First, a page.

Monday, November 27, 2017

Playing God, or better than Him?

In an article in Scientific American, the author, Larry Greenemeier, presented a case about whether prosthetic legs gave an unfair advantage to athletes like the South African sprinter Oscar Pistorius or the Paralympic long jump champ, Markus Rehm.

Even in today's technology age, a differently-abled person is not expected to perform as well as an able-bodied person, though we have seen enough inspirational stories of grit and determination that indicate to the contrary. These stories are exceptions than rule. Most people in this context will feel less equipped to handle the otherwise routine work carried out by able-bodied people. Well, this is going to change in the near future. In fact, I believe that completely able-bodied people will begin to opt for a prosthetic change instead of the one they were born in. Does this seem like science fiction? Read on...

When my mother-in-law went through a knee-replacement surgery, the difference in her walking stance was stark. Had she been a runner before the surgery, she could have continued doing so after a slight recovery gap. There are numerous examples of marathon runners in every marathon today who have had a knee replacement too. I would definitely want to replace my ageing knees or the entire teeth set to be able to run as well as eat more sweets! Taking these cues further, I could have done this two decades earlier if I was convinced that the new man-made knees would give me a definitive edge in shaving off 30 minutes off the Marathon time.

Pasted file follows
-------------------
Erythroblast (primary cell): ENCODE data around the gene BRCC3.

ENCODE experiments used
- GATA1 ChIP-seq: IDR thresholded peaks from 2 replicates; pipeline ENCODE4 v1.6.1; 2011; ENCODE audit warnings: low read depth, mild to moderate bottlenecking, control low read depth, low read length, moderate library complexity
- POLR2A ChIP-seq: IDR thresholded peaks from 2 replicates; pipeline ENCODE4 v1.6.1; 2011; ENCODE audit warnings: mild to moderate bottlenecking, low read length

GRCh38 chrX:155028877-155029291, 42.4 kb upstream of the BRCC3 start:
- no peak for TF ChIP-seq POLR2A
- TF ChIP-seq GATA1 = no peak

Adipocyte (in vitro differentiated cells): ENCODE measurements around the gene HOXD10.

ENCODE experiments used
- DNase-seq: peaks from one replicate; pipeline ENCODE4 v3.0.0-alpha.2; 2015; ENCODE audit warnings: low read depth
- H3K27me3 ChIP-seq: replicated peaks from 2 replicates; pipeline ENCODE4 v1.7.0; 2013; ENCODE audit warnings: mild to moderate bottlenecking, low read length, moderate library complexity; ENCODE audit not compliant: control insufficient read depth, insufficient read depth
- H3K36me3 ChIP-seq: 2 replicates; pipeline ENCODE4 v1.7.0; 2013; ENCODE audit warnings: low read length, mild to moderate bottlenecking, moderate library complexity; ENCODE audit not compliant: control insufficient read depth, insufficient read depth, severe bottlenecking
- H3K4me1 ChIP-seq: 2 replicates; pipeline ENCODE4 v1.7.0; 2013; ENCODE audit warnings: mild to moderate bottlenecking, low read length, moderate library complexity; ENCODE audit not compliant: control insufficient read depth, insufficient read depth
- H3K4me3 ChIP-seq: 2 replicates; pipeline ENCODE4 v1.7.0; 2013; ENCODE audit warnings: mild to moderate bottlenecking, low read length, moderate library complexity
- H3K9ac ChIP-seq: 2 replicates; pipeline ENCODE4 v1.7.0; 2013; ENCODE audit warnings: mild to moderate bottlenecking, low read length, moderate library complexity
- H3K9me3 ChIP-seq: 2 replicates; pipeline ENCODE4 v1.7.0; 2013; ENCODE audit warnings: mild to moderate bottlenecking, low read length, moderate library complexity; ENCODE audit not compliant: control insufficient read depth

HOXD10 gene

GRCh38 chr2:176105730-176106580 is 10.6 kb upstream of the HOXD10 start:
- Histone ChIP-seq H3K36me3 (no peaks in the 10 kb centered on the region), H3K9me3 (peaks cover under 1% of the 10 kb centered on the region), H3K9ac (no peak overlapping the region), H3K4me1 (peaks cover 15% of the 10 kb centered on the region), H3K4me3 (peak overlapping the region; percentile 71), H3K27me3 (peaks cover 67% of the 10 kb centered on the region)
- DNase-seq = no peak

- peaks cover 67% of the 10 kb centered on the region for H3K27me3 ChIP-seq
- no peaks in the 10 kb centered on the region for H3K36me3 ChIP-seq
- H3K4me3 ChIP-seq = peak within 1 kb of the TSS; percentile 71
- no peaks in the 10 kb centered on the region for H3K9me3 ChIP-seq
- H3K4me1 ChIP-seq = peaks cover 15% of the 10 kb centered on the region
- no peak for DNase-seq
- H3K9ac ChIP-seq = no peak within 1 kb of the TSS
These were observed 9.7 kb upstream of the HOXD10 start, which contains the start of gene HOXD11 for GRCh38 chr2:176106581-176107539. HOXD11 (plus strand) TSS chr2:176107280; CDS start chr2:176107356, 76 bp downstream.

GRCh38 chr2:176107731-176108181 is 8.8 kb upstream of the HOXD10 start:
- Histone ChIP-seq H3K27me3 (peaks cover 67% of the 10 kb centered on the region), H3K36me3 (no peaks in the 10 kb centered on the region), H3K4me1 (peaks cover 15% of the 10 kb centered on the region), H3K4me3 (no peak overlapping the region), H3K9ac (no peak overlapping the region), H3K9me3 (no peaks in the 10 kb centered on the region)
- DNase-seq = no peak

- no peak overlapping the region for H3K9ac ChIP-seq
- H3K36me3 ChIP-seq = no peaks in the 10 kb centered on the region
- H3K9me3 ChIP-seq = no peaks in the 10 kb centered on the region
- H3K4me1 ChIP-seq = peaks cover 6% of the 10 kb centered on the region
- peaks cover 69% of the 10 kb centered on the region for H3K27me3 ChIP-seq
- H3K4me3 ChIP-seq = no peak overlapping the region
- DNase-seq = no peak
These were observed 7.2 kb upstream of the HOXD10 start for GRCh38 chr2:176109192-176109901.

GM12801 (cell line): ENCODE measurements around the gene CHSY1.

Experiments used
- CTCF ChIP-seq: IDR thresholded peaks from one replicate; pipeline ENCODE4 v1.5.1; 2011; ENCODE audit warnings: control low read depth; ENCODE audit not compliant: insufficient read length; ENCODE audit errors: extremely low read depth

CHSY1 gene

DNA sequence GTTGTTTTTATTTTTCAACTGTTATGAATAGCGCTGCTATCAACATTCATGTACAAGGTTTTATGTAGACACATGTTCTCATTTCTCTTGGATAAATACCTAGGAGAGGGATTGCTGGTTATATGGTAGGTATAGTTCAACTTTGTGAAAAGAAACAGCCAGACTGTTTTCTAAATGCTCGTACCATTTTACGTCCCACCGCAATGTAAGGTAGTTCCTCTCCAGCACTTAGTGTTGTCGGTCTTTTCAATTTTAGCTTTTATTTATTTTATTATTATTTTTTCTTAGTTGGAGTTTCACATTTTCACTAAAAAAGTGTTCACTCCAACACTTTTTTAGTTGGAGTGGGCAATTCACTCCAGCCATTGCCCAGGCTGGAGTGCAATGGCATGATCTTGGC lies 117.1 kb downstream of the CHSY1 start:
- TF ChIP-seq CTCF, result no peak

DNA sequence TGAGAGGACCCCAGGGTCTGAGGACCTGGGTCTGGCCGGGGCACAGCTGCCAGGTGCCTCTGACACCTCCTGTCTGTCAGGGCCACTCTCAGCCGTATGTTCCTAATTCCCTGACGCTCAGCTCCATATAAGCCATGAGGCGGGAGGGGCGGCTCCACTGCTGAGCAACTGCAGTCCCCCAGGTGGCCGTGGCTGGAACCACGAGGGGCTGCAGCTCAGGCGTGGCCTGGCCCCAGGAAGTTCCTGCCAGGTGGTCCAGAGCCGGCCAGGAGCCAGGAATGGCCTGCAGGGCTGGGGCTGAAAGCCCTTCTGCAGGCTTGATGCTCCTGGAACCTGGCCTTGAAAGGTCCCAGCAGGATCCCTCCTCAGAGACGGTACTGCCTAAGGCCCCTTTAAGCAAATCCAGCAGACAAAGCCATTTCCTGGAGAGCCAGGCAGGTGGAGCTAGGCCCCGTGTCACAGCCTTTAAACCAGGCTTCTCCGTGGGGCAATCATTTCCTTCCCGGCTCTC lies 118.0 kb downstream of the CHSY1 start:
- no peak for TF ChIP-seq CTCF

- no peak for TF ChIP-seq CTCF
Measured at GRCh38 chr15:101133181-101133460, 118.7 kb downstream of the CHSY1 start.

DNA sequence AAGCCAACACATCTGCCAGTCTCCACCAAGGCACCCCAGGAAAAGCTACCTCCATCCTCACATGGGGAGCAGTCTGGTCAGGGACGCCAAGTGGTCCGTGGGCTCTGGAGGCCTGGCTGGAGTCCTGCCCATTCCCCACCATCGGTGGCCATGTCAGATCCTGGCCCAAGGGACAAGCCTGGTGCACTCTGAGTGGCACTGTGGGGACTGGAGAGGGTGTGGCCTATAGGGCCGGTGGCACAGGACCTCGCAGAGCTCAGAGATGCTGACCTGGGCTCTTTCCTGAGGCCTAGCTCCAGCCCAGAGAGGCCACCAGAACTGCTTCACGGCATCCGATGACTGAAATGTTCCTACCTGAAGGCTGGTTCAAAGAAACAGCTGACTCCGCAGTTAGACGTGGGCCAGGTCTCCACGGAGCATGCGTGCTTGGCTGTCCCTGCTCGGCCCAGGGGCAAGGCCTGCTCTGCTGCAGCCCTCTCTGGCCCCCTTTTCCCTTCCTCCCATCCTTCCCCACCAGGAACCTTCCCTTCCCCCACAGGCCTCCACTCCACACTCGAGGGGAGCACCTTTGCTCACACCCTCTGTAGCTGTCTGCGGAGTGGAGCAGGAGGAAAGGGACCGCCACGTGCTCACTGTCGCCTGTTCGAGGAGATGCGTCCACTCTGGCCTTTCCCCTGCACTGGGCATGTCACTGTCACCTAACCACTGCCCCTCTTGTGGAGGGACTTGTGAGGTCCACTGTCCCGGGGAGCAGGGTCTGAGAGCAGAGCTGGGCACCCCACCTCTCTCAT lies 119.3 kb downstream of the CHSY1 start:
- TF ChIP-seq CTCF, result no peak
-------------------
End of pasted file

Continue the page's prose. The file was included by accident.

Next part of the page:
On the high technology front, a bionic lens could enhance normal 20/20 eyesight three-times! With the existing technology, you could have your natural lens replaced with the bionic lens at about $3,200 and get a super-sight. With this lens, you could see the molecular details on your palm or read a book 10 feet away. I am certain that much more fancy stuff is on its way that will allow you to choose the super-sight features you may want and at a much more affordable price.

The organically grown body parts will become such commonplace within 50 years that a parent might choose to enhance the yet-to-be-born baby's eyesight with hyper-vision and get it changed after child-birth. In a way, it will be a customized accessory that will replace the "factory-fitted" eyesight. And unlike what we might be dreading as a robotic fixture, the body parts will be grown out of the mother's tissues.

What does all of this imply for education?

How and what one could "teach" a child, who has a customized memory-retrieval chip that will not add on to the world's largest memory stick (your brain) but will be far more efficient in retrieving the things you need. Teachers today are already finding it hard to cope with the ever-pervasive Google and the good ones are changing their teaching styles by using Google/ internet as an enabler.

In future, a teacher may become a redundant figure in a child's development and get replaced by a much more involved creative guide to a learner. Technology (read, internet) hasn't really replaced schools or teachers. But that is only because the employers are still hesitant to hire someone without formal schooling/ higher-ed qualification. With this set to change to hiring requirements for thinkers and innovators, the kind of education one needs would need to change too.

We are slowly, but surely, moving to a future with far more complex relationships with machines and robots. To keep our human-ness intact, education will play a very big role. They may take a completely different form but schools and colleges are not really going away soon. The trick is to ensure that they keep current, even in future...

Monday, October 09, 2017

What's wrong with the Indian genes?



Image result for australian traffic